Salon / Unclaimed Territory, Is a bipartisan coalition emerging to oppose the National Security State? Glenn Greenwald, June 6, 2011. When Dennis Kucinich earlier this month introduced a bill to compel the withdrawal of all American troops from Libya within 15 days, the leadership of both parties and the political class treated it the way they do most of Kucinich's challenges to establishment political orthodoxy:  they ignored it except to mock its unSeriousness.  But a funny thing happened: numerous liberal House Democrats were joined by dozens of conservative GOP members to express support for his bill, and the White House and GOP House leadership became jointly alarmed that the bill could actually pass; that's why GOP House Speaker John Boehner introduced a Resolution purporting to rebuke Obama for failing to comply with the War Powers Resolution, but which, in fact, was designed to be an utterly inconsequential act.  Its purpose was to protect Obama's war by ensuring that Kucinich's bill failed; the point of Boehner's alternative was to provide a symbolic though meaningless outlet for those House members angry over Obama's failure to get Congressional support.

June 5

Washington Post, Political sex scandals: Who survives, who crashes and burns? Roxanne Roberts, Amy Artslinger, June 5, 2011. How is it that some political sex scandals are so ruinous — and others are magically survivable? Surely we can craft a formula.  Adultery, money and legal probes: The common denominators in the career-ending sex scandals of former Sens. John Edwards (love child coverup) and John Ensign (affair with aide), former N.Y. Gov. Eliot Spitzer (high-priced call girls), and former HUD Secretary Henry Cisneros (lied about payments to mistress).

Washington Post, Recipient of lewd tweet criticizes New York Post story via Twitter, Paul Farhi, June 5, 2011. Gennette Cordova tried, really tried, to hold her tongue when the news media began stampeding her way last week. After word broke that she was the recipient of a now-infamous photo from Rep. Anthony Weiner’s Twitter account, Cordova was suddenly in demand. No interviews, said the 21-year-old college student. No comments about congressmen’s crotches, either. Stop asking and go away, she said. Only the media wouldn’t. The New York Post apparently found a way around Cordova’s defenses: One of its reporters, Reuven Fenton, apparently tagged along on what Cordova thought was a student photo shoot and casually chatted her up while a photographer snapped away.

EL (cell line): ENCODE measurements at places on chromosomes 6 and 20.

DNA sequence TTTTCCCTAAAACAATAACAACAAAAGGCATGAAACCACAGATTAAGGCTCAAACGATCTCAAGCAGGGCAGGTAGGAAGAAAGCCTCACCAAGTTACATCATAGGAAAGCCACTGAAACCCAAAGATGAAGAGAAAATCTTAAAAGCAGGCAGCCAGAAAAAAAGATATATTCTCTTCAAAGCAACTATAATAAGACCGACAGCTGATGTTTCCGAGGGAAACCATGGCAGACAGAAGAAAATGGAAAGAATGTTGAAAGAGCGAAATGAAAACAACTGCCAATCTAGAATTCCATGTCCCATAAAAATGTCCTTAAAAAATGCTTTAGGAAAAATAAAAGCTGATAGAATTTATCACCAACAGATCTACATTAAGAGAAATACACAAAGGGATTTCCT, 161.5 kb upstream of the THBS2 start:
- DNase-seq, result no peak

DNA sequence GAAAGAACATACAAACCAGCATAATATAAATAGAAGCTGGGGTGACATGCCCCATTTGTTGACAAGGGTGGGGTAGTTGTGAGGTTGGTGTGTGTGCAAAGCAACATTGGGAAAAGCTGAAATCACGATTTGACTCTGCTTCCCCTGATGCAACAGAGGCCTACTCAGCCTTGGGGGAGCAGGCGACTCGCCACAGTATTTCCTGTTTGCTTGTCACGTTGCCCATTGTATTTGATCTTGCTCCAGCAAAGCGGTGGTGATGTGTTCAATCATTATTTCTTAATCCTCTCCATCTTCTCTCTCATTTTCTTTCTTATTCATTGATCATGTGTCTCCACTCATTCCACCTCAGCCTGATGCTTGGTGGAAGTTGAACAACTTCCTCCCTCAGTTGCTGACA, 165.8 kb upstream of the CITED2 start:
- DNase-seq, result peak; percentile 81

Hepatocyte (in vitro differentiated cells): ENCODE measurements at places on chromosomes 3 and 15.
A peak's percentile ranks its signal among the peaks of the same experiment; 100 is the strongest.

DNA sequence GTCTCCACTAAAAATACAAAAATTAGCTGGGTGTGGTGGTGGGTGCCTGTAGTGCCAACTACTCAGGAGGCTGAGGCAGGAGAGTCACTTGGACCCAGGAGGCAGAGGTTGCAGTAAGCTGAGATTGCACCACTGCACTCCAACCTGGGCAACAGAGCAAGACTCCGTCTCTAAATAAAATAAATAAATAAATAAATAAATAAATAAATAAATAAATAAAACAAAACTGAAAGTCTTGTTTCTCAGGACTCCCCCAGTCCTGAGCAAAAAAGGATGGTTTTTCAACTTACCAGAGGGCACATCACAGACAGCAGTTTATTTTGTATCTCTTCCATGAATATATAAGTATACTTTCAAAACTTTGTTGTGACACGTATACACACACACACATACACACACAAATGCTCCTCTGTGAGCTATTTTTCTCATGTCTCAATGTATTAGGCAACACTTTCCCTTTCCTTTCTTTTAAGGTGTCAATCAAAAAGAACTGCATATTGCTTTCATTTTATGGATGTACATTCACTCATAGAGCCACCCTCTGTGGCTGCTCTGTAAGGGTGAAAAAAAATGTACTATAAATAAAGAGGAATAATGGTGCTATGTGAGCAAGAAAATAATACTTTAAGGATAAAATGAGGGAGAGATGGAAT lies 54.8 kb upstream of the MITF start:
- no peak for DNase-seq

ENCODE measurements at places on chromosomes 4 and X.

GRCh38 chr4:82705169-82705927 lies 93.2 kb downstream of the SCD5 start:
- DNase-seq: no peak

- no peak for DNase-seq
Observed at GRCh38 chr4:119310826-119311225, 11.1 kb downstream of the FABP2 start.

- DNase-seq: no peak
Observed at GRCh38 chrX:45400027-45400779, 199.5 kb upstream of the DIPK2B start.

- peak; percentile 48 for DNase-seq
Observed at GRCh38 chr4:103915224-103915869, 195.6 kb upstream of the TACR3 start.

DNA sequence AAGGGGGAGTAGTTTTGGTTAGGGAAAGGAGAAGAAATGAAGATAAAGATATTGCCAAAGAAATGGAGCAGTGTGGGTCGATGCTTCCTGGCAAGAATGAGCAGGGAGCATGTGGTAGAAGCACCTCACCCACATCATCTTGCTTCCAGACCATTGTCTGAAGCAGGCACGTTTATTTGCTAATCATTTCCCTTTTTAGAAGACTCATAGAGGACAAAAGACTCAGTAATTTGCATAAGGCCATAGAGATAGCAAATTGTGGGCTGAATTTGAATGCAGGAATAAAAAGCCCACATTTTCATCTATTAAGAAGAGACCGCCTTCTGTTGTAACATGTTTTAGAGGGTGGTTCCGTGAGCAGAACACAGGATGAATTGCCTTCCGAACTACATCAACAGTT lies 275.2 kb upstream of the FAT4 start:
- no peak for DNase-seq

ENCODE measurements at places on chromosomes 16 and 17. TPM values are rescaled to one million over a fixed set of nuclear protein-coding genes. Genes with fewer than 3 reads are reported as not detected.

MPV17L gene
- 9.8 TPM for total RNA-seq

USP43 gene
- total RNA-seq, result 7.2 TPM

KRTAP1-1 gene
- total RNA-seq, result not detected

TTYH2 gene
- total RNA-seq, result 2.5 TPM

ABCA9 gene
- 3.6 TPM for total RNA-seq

June 4

OpEd News, Warning: This Message Contains Democracy, Susan Lindauer, June 4, 2011. No great civilization is ever destroyed or conquered by external forces, until it first destroys itself from within. America's leaders should have considered this before voting to extend the Patriot Act last week. The Patriot Act is more dangerous to our way of life than any foreign enemy. Most ominously, entire sections of the Patriot Act are verbatim identical to two of the most frightening laws in World History: The 1929 Bolshevik Communist Criminal Act established Communist control in the age of Joseph Stalin. It's hard to say if that's worse than Germany's Enabling Act in 1933. Despite the comforting words, "the Enabling Act" established the legal framework for Nazi Fascism. According to historian Alan Batterman, the German word for "Gestapo " is an acronym of GEheim STAadt POlezi. Translation: "Homeland Security." Sadly, Batterman is correct. Paragraph for paragraph, clause for clause, laws establishing fascist control over the Soviet Union and Nazi Germany are replicated in the Patriot Act today.